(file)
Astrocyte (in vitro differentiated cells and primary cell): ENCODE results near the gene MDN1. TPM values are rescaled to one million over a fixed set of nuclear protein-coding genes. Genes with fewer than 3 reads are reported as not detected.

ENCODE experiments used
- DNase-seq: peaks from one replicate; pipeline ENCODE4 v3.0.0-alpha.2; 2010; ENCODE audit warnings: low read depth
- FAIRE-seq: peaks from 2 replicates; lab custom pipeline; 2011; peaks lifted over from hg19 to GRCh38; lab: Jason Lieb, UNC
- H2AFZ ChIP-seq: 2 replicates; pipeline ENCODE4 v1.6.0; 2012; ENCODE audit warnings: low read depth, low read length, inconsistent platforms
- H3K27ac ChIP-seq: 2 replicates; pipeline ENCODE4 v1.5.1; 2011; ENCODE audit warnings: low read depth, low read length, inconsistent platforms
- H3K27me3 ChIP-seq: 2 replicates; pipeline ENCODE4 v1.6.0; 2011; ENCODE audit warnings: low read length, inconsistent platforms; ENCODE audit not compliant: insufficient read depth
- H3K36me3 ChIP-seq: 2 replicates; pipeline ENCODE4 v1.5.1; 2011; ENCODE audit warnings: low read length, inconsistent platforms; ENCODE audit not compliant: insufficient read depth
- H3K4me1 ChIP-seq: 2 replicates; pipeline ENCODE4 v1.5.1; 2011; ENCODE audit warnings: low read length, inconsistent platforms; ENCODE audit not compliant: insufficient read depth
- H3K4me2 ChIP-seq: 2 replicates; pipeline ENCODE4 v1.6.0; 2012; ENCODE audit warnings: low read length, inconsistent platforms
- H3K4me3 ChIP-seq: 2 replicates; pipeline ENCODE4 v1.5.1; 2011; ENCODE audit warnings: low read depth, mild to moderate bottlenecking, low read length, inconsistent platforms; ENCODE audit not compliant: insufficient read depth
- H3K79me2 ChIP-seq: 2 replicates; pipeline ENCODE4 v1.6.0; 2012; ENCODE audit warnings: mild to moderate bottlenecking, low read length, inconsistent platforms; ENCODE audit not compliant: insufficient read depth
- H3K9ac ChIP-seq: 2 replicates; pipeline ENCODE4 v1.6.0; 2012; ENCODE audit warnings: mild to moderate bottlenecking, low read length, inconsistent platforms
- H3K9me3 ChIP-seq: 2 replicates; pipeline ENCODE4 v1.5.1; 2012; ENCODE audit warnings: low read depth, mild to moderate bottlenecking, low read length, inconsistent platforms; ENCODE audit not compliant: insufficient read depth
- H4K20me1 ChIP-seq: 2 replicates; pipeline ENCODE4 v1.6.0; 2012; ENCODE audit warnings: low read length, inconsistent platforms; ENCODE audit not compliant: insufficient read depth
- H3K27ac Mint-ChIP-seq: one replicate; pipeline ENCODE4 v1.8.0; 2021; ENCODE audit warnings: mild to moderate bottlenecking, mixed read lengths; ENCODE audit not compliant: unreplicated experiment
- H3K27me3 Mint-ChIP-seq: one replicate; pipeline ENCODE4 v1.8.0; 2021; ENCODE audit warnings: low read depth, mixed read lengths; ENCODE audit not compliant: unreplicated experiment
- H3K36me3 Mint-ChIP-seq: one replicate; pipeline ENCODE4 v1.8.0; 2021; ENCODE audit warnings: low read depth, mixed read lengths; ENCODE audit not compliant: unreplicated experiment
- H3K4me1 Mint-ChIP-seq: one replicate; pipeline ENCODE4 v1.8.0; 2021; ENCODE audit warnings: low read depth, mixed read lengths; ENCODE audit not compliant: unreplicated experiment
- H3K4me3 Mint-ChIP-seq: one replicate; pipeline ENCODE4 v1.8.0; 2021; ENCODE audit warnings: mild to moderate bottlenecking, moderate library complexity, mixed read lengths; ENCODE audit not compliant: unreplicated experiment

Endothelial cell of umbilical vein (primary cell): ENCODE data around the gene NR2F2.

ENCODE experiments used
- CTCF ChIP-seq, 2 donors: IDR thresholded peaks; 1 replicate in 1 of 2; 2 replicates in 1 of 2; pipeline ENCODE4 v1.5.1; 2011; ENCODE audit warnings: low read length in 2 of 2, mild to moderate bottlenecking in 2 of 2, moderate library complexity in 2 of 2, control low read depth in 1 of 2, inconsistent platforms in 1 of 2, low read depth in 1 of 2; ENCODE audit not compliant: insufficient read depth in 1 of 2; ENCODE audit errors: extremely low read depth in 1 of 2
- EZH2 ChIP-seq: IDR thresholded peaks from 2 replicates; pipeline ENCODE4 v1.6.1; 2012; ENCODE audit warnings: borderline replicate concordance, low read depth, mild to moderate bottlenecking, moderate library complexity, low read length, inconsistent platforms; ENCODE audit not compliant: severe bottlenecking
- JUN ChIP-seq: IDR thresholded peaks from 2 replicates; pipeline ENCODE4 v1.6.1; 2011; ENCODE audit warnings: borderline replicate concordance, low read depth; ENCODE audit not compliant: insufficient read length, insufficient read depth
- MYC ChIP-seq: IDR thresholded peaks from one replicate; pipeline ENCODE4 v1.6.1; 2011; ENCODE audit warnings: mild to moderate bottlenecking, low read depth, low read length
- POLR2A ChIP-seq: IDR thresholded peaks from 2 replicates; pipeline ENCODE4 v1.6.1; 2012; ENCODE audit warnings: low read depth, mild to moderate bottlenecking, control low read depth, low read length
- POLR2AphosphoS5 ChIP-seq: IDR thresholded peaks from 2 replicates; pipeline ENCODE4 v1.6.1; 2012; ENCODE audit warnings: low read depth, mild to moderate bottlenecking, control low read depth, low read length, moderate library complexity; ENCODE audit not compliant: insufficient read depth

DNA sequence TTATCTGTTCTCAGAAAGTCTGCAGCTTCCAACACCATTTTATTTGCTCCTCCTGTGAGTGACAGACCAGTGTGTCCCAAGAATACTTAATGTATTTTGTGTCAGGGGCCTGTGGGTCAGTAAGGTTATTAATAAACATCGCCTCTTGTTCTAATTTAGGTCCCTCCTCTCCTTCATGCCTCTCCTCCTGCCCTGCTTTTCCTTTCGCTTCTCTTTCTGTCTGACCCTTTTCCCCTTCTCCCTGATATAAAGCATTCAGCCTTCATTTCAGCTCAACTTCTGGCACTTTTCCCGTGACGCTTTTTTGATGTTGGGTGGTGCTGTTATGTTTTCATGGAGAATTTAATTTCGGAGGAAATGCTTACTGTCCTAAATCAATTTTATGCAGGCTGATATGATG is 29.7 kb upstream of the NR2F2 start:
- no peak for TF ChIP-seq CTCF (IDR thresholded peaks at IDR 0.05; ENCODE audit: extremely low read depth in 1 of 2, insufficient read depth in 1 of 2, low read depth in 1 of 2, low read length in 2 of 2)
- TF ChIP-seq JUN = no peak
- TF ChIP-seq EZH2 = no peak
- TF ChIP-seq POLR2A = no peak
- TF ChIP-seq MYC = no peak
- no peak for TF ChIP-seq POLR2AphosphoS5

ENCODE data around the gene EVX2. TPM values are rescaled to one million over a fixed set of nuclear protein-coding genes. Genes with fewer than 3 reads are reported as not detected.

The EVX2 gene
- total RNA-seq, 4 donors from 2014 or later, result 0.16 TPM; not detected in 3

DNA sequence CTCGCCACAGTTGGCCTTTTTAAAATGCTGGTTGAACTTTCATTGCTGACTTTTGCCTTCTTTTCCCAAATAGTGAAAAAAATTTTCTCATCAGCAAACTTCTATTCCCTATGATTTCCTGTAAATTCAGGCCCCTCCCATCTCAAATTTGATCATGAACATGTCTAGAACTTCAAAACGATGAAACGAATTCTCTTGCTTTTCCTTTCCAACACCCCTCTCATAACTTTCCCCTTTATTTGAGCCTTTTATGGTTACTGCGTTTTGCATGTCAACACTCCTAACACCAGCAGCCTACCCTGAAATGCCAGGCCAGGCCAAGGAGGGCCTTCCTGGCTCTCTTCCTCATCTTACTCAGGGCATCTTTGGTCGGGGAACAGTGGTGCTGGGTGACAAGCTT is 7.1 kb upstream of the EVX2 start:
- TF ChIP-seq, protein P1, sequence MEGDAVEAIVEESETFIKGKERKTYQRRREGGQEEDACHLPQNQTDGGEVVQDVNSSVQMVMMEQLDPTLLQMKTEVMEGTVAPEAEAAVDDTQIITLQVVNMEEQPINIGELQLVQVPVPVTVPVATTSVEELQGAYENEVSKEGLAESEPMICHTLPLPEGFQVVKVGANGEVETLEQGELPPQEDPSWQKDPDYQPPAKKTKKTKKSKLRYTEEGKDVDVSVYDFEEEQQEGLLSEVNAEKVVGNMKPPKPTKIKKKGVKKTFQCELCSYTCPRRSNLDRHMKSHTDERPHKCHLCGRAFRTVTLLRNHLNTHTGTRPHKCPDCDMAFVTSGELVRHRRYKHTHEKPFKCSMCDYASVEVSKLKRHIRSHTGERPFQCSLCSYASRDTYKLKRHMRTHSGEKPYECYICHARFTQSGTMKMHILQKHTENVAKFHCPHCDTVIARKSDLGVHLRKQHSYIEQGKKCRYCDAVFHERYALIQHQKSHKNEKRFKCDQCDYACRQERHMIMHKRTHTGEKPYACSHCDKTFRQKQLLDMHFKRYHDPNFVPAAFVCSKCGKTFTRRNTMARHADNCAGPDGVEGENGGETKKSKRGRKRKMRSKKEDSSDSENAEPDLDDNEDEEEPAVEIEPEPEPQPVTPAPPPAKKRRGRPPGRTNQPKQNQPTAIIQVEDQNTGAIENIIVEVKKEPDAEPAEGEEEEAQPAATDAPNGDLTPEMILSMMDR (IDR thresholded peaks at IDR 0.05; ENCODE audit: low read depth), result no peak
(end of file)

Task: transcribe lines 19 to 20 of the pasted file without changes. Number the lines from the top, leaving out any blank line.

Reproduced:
- H3K4me1 Mint-ChIP-seq: one replicate; pipeline ENCODE4 v1.8.0; 2021; ENCODE audit warnings: low read depth, mixed read lengths; ENCODE audit not compliant: unreplicated experiment
- H3K4me3 Mint-ChIP-seq: one replicate; pipeline ENCODE4 v1.8.0; 2021; ENCODE audit warnings: mild to moderate bottlenecking, moderate library complexity, mixed read lengths; ENCODE audit not compliant: unreplicated experiment